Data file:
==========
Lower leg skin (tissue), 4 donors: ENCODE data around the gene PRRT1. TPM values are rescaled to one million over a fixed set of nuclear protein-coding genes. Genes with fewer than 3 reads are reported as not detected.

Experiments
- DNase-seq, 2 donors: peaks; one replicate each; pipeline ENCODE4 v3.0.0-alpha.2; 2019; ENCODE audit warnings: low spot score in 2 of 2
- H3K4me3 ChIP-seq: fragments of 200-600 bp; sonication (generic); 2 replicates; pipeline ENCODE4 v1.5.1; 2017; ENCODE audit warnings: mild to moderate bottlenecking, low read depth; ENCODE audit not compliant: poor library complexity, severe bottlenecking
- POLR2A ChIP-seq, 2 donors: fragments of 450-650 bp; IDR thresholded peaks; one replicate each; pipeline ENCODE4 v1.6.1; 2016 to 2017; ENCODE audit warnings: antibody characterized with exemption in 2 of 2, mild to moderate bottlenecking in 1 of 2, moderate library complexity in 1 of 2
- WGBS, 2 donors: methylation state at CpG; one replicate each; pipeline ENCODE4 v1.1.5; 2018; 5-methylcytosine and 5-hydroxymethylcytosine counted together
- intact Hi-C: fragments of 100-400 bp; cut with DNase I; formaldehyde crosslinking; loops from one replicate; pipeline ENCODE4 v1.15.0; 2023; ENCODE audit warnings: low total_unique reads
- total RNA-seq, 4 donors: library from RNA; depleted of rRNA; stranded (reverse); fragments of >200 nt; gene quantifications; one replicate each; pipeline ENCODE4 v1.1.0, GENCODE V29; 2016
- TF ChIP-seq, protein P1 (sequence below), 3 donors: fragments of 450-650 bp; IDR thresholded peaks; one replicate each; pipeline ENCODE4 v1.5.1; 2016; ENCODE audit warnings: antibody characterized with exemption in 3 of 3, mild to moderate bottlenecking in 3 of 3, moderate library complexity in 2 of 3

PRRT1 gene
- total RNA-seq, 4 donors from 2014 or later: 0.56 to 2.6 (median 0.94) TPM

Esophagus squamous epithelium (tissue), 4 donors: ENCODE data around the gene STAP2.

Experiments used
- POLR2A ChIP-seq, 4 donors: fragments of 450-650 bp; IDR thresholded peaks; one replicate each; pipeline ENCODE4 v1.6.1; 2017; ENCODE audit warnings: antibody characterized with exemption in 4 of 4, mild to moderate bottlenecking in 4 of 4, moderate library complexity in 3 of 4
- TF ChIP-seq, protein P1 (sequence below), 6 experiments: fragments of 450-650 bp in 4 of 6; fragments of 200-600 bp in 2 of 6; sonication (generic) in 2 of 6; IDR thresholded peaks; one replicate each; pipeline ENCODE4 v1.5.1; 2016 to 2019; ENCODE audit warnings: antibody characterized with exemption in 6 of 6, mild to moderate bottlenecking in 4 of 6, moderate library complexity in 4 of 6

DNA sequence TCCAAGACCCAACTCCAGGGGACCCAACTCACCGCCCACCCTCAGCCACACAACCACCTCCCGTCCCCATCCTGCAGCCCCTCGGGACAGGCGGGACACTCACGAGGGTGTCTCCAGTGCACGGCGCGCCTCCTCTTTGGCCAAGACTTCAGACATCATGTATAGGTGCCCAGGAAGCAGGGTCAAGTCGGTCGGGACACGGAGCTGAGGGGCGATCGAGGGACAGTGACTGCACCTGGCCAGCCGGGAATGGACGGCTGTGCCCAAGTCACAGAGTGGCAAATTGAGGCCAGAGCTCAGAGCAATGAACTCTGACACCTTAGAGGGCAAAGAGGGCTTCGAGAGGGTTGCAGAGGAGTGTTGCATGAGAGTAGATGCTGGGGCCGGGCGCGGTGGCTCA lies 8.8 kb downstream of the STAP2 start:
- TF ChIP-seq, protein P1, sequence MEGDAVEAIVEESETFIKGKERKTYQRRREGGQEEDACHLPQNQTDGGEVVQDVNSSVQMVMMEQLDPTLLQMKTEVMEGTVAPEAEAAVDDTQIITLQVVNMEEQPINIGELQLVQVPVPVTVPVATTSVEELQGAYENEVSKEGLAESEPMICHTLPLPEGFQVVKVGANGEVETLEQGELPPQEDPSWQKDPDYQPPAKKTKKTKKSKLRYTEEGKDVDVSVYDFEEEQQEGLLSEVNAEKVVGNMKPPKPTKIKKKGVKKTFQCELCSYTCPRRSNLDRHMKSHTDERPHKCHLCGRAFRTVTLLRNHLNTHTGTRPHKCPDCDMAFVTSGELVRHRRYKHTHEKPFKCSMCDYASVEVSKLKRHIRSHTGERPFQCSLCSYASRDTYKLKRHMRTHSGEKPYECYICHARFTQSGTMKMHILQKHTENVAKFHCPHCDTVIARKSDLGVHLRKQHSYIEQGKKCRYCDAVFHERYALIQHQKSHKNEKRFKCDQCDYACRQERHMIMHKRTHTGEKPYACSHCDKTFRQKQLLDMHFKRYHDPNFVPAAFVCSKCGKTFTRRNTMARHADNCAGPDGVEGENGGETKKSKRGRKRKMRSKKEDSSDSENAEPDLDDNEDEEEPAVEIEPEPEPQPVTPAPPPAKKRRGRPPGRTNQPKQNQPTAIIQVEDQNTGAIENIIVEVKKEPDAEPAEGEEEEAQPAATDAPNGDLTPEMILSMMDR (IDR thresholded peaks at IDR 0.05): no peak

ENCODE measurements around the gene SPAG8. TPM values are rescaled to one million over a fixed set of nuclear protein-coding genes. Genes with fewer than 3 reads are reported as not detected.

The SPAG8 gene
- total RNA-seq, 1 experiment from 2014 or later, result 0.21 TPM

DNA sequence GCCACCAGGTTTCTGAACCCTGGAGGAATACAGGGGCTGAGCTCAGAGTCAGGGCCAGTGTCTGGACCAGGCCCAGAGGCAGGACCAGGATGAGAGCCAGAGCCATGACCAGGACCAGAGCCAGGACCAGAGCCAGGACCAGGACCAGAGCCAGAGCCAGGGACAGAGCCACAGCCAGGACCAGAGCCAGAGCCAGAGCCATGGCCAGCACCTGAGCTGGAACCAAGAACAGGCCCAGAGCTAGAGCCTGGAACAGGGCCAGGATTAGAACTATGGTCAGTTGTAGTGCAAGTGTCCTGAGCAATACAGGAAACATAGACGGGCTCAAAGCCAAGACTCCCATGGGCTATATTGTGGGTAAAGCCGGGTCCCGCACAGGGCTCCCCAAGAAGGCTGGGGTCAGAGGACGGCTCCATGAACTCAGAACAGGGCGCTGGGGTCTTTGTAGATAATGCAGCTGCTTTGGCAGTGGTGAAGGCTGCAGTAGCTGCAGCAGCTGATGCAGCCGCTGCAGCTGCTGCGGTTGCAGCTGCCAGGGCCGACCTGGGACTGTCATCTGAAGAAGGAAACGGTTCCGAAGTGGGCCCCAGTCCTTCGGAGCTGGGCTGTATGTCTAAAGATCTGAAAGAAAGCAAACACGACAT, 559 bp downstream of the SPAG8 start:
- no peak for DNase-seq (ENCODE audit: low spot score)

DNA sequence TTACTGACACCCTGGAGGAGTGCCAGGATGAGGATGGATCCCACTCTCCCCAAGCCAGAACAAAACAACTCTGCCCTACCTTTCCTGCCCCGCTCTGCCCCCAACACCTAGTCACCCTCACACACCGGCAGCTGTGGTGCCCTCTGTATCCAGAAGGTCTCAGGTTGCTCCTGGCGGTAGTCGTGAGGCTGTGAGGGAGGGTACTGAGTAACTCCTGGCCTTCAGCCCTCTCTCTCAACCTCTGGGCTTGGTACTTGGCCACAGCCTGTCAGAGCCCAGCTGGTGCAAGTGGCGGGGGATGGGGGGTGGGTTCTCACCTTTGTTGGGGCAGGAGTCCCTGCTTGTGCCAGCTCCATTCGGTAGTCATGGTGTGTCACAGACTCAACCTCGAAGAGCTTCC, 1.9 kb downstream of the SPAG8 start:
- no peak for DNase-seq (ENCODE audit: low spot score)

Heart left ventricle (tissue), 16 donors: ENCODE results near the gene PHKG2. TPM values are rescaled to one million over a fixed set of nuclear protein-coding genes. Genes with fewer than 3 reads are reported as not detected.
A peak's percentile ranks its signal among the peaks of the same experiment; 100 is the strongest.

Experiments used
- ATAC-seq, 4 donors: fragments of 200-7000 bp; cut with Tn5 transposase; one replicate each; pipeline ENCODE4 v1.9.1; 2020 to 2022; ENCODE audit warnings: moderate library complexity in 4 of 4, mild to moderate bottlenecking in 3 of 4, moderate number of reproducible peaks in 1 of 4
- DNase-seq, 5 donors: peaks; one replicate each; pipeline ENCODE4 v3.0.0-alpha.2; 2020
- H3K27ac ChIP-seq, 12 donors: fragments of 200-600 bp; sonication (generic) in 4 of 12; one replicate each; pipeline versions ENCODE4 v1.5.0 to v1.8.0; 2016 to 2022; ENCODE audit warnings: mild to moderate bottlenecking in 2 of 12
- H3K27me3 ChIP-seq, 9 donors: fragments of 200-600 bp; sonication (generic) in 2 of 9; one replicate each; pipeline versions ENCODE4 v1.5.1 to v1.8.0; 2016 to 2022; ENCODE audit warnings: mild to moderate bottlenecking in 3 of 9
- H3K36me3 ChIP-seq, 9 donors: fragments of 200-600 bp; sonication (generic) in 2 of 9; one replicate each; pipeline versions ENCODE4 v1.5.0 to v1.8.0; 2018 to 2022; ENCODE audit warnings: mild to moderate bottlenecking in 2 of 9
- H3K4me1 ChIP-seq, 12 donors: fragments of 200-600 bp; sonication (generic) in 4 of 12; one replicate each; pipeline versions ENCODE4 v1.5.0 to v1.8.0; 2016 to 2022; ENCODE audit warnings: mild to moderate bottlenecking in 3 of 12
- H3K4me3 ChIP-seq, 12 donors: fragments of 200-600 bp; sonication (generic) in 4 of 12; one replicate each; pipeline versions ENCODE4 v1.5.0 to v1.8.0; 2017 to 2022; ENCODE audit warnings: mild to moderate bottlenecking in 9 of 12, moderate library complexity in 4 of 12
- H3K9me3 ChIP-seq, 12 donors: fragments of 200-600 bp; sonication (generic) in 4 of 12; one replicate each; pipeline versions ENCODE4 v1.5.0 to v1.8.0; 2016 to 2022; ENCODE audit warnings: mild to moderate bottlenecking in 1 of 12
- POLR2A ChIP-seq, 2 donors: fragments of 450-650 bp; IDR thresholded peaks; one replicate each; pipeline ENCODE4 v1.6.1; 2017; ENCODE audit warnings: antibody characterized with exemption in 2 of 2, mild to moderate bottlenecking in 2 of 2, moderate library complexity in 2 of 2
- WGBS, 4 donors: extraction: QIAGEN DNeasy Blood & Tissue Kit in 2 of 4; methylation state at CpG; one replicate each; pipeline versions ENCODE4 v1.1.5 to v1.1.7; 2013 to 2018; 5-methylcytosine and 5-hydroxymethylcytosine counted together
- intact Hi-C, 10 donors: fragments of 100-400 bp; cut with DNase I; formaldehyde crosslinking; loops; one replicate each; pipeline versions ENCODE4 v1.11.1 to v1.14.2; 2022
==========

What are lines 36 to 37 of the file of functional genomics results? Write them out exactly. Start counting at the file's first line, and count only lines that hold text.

- POLR2A ChIP-seq, 2 donors: fragments of 450-650 bp; IDR thresholded peaks; one replicate each; pipeline ENCODE4 v1.6.1; 2017; ENCODE audit warnings: antibody characterized with exemption in 2 of 2, mild to moderate bottlenecking in 2 of 2, moderate library complexity in 2 of 2
- WGBS, 4 donors: extraction: QIAGEN DNeasy Blood & Tissue Kit in 2 of 4; methylation state at CpG; one replicate each; pipeline versions ENCODE4 v1.1.5 to v1.1.7; 2013 to 2018; 5-methylcytosine and 5-hydroxymethylcytosine counted together